James Pembroke’s article (The data doctor, Professional, 8 April) shows how we unintentionally short-change pupils.
Overzealous interventions distort long-term learning. Gold-plating planning is equally unprofitable. How many times do we plan prolifically and use only a fraction of the material in the lesson?
Pupils’ contributions and wider reading move lessons on; over-planning may smother their independent thought. Lesson planning has been too much about what teachers do. How much more beneficial would it be to leave bigger spaces for pupils?
Less can often prove to be better: better learning and better work-life balance.
Ryde, Isle of Wight
Short and tweet
If student mental health is important to you, follow @thinkposNUS which is @NUSScotland’s campaign. #nuswomen16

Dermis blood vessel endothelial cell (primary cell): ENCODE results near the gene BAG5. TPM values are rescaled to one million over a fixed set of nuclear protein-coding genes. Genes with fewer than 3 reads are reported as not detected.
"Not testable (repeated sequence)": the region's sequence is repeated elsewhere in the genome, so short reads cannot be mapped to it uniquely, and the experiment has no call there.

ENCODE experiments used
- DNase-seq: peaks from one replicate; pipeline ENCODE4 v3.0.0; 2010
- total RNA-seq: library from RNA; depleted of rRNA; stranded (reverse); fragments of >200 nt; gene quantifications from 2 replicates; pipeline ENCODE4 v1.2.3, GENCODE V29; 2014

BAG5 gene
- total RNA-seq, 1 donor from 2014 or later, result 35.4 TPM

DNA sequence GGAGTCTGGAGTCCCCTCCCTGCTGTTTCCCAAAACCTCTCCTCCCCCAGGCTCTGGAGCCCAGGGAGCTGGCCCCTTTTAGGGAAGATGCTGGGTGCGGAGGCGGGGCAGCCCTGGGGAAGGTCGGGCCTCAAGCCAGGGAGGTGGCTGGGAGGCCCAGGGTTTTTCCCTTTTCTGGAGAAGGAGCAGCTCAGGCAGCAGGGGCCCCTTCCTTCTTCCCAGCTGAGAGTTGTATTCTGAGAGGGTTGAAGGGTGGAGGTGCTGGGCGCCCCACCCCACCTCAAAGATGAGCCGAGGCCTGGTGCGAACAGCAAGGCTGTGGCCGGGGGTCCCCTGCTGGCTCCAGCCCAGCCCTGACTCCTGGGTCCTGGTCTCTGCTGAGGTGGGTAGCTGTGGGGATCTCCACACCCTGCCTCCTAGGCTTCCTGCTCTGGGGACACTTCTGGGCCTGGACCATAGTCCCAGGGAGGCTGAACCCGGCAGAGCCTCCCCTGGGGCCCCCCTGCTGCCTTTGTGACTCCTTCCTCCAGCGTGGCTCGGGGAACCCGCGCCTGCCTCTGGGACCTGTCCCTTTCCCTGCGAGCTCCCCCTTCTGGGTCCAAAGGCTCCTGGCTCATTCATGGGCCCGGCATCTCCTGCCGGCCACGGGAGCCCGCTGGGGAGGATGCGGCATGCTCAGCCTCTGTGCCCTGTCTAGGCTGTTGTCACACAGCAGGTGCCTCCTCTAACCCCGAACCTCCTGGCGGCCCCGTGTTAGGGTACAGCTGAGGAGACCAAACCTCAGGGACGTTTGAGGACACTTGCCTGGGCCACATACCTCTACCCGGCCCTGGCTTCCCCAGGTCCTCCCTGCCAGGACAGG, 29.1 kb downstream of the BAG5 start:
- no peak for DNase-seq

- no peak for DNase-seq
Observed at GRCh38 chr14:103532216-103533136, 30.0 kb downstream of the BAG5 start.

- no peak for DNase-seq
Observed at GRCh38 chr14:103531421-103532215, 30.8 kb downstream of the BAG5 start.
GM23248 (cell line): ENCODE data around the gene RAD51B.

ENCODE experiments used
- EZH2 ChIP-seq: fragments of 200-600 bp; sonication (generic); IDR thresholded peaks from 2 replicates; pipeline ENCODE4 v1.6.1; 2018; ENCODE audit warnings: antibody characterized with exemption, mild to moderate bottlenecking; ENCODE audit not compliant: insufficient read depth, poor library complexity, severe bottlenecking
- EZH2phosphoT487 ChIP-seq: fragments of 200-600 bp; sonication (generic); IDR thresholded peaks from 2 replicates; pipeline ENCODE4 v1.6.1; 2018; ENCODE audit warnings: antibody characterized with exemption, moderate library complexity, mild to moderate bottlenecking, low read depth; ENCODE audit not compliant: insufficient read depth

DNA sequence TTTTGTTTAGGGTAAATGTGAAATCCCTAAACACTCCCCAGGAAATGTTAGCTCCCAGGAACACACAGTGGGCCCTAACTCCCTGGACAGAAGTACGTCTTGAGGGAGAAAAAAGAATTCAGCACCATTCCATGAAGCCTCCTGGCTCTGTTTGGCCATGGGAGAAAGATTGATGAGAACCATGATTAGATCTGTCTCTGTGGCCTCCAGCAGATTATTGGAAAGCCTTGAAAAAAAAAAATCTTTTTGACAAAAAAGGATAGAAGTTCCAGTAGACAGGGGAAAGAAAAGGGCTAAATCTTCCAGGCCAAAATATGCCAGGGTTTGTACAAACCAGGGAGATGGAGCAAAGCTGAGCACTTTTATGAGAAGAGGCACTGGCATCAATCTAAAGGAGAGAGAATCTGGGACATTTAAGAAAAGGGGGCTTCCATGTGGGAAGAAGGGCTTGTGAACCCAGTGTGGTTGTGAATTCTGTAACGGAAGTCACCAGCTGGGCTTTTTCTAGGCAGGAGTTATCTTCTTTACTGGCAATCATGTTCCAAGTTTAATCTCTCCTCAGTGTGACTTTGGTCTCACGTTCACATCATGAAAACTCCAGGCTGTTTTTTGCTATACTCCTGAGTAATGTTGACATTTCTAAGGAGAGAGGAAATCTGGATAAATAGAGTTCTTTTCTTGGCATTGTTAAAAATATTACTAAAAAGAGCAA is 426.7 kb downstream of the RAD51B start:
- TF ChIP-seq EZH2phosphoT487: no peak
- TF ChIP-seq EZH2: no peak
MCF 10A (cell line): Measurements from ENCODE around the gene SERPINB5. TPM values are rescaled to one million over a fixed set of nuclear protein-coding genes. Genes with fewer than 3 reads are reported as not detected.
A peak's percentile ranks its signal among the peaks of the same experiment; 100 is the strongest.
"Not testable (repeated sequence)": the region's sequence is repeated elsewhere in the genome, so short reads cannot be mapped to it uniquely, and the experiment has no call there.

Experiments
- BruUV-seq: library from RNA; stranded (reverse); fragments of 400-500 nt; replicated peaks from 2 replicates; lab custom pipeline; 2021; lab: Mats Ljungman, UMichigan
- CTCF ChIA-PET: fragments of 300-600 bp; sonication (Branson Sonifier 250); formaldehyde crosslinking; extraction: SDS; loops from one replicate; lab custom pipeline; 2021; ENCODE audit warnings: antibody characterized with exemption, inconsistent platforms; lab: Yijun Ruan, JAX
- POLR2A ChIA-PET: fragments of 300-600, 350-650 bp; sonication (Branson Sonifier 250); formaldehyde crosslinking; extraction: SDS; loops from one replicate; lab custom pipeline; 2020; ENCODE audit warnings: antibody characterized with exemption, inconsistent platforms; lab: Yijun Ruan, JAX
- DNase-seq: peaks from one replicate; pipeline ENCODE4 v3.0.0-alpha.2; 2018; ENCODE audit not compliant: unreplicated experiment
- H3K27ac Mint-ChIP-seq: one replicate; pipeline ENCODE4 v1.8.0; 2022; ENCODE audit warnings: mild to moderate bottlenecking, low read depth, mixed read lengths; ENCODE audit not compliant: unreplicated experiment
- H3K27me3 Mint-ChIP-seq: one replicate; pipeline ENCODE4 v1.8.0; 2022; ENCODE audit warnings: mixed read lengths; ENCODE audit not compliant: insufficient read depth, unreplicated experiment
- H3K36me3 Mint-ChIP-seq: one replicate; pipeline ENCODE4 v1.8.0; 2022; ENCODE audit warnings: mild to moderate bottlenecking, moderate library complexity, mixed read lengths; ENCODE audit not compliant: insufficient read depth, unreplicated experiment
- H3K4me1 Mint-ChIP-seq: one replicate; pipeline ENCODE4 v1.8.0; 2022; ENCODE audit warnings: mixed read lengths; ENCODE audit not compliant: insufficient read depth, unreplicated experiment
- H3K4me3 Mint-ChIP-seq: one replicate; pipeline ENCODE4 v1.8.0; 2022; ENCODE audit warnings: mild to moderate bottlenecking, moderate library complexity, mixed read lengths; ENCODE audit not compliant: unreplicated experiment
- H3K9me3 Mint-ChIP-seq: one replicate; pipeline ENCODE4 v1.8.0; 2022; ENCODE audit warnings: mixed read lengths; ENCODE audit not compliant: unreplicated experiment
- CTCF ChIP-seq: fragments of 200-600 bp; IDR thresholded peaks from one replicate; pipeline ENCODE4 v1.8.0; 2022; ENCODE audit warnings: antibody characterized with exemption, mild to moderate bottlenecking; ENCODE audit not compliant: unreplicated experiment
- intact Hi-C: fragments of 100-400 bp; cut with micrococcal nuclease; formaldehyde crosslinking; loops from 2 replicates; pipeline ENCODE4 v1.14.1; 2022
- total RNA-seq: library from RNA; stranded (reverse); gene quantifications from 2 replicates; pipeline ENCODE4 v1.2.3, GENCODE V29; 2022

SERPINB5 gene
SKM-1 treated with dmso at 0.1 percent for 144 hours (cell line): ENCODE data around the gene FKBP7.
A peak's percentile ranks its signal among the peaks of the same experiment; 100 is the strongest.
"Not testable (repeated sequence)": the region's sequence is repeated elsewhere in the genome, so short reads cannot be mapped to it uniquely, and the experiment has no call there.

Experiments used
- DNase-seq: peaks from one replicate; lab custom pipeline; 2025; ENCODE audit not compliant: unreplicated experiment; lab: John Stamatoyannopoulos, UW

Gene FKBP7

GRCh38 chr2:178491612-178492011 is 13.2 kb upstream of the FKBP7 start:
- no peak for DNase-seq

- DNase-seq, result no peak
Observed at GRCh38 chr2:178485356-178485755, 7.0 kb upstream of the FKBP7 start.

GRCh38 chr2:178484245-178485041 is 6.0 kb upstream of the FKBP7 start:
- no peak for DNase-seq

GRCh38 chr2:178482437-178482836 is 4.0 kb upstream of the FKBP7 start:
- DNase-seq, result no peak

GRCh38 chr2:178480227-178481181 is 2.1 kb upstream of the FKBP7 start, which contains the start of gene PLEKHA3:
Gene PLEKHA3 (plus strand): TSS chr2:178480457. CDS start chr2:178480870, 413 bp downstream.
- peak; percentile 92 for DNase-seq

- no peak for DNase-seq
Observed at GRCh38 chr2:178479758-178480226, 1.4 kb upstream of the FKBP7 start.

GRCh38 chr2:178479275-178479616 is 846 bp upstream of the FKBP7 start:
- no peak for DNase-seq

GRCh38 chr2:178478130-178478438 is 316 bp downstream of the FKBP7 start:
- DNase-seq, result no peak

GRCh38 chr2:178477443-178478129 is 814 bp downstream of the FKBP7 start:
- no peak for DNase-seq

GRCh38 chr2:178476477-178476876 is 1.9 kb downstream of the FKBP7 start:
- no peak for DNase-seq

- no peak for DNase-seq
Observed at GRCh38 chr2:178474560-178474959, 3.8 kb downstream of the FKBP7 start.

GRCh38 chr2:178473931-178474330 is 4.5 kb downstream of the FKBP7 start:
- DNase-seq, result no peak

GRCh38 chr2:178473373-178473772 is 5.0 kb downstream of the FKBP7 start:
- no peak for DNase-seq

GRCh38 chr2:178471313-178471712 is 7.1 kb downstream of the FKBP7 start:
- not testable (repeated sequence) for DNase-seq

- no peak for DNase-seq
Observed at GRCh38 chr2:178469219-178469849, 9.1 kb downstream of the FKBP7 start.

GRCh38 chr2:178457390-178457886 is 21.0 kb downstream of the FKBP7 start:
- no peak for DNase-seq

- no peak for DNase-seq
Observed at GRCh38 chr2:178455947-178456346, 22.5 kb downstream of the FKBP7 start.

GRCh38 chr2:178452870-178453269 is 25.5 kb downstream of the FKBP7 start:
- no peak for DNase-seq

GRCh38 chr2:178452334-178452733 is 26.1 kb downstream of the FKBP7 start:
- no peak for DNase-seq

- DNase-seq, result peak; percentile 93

Hairdressing students have been getting in the mood for the 1940s with @StBernardsPS bit.ly/HairGCC
Easter School: computing pupils happy and hard at work revising for the final exam – good effort. bit.ly/CNHSrevision
Amazing language milestones coming in thick and fast. My 17-month-old grandaughter calling me grandma, naming things and singing sweetly.
What a nice day! Sun is out and so is Mrs Elliott. The toys are out in the garden and we are enjoying the fresh air.
Xsee, zapped v Dr tty ed ex vvg weds bn vvg err ry Czech
Just noticed this tweet (above). Proof there is a wilder creative imagination in my jeans pocket than in the old cranium box.